CapitalRise chief executive Uma Rajah talks to Marc Shoffman about choosing the right loans and building trust among investors…
The property market may be slowing but that hasn’t stopped CapitalRise from attracting new customers to its development lending platform. Co-founder and chief executive Uma Rajah explains how a focus on prime central London and the home counties has helped navigate uncertain times for bricks and mortar and why this sort of proposition is so important for investors.
Marc Shoffman (MS): What trends are you seeing among CapitalRise investors and borrowers?
Uma Rajah (UR): Business is going very well – our loan book and investor base continues to grow.
Rapidly increasing interest rates mean we have had to adjust our pricing on both sides. That extra revenue has been passed on to investors, which has helped us adapt to the current rising interest rate environment. The fact that we continue to grow our business on the investor and borrower side is testament to the attractiveness of the product.
One of the things that makes us different to other lending platforms is the quality of real estate and the part of the market we focus on. We focus on prime residential real estate. The majority has always been in prime central London (PCL), so most of our loans are around Chelsea, Belgravia and Knightsbridge. The rest is spread across prime outer London and also the home counties which is growing significantly.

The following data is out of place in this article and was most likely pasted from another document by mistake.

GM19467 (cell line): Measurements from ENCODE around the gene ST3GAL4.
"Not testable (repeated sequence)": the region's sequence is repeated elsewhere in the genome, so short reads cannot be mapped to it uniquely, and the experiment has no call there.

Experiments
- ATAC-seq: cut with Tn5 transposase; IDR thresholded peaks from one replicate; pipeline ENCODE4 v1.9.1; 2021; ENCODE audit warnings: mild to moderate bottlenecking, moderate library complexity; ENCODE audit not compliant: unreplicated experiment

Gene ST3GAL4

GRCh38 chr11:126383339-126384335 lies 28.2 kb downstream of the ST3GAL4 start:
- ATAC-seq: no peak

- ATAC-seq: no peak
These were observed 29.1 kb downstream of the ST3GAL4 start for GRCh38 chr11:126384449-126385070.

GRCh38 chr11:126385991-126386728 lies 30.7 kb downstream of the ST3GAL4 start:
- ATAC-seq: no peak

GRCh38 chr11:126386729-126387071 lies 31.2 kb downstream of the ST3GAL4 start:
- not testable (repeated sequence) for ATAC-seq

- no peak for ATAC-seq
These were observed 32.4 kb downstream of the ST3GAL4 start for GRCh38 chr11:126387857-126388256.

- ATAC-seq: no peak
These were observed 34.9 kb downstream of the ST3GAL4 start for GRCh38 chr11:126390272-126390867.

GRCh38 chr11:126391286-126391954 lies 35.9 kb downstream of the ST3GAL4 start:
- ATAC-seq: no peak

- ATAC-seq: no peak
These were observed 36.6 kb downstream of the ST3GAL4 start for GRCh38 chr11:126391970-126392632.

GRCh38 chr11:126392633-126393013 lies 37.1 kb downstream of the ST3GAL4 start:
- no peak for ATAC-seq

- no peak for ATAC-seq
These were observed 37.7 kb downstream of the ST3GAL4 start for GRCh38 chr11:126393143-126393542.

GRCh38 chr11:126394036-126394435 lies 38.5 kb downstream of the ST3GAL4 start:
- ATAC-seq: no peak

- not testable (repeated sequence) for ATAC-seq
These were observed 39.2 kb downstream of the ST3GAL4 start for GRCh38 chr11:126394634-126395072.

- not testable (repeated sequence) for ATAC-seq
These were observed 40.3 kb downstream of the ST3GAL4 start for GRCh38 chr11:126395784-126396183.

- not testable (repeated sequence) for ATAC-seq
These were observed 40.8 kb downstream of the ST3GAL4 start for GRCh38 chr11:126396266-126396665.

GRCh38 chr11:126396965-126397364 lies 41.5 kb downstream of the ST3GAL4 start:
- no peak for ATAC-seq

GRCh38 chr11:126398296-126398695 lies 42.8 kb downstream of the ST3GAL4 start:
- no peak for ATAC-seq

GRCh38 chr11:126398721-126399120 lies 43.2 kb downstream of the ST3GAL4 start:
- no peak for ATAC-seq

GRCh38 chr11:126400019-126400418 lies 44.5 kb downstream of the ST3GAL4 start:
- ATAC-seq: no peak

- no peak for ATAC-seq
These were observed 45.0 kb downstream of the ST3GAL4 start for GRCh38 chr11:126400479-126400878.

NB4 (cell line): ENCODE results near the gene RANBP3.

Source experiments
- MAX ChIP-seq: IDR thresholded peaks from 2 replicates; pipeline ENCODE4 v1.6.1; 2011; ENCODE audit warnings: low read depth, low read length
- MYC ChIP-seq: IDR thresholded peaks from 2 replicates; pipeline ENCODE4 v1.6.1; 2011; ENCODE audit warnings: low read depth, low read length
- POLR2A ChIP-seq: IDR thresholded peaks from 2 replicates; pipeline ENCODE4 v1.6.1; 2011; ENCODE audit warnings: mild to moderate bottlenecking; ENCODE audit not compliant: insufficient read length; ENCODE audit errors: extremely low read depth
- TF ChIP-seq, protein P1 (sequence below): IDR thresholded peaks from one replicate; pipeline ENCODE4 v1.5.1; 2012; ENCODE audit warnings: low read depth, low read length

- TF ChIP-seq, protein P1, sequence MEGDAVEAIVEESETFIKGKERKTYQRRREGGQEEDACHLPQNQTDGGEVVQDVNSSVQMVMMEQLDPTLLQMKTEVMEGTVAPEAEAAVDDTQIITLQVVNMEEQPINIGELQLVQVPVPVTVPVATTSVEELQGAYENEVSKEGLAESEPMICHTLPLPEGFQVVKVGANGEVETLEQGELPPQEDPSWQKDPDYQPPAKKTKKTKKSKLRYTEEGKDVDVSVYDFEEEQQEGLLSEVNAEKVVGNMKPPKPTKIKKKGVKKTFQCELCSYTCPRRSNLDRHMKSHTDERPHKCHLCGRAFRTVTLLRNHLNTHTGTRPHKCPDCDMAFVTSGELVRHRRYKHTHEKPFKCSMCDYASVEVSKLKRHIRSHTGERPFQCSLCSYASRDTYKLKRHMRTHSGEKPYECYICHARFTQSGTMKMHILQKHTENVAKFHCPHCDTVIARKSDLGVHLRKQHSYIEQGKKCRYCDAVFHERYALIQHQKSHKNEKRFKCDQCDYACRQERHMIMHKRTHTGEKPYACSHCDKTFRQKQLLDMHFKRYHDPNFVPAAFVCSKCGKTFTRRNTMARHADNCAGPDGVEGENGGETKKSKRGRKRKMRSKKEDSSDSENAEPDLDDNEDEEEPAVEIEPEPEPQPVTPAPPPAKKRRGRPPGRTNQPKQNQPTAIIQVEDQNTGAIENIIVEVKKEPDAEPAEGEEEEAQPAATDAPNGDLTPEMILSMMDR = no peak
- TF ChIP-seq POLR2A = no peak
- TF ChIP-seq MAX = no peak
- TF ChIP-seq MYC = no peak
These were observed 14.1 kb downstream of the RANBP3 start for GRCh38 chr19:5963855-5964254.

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Because we focus on this part of the market, it is a unique and different dynamic to the rest of the market. PCL is resilient and is a solid investment proposition. The average loan to value is still around 63 per cent. We are very comfortable with lending at those sorts of levels. PCL has been in decline since end of 2014, yet we have been happily lending and redeeming loans, we have been doing a relatively good job of finding the right loans to back in a period of decline.
MS: Have you changed your approach?
UR: We have always been conservative and picky about our loans. We focus on intense due diligence. Certain things have been adjusted, maybe the level of focus we give on certain criteria, we look carefully at build costs and the contingency put into facilities so there are healthy buffers if things go wrong.
It’s not that we are doing anything different but there are areas where we are more laser focused. Only one per cent of applications get all the way through to our pipeline.
MS: You were involved in National Savings Week during September, why is that important to you?
UR: It is important to highlight that we are an investment platform so capital is at risk. But what is important, and what we are seeing, is that people are looking for places to get attractive risk-adjusted returns. Even though interest rates on savings are hugely attractive compared with 24 months ago, they are still way below inflation.
If you really want to grow your money, a lot of people are looking to invest. Our products are popular. In the current environment there are things that appeal, we are able to offer attractive risk-adjusted returns and the underlying investments are secured against real estate that we consider high quality. In a worst-case scenario, we have ability to step in and force the sale of an asset. An asset-backed investment with physical security is appealing at times like these. We have not had any losses on any projects, and we are very happy with that.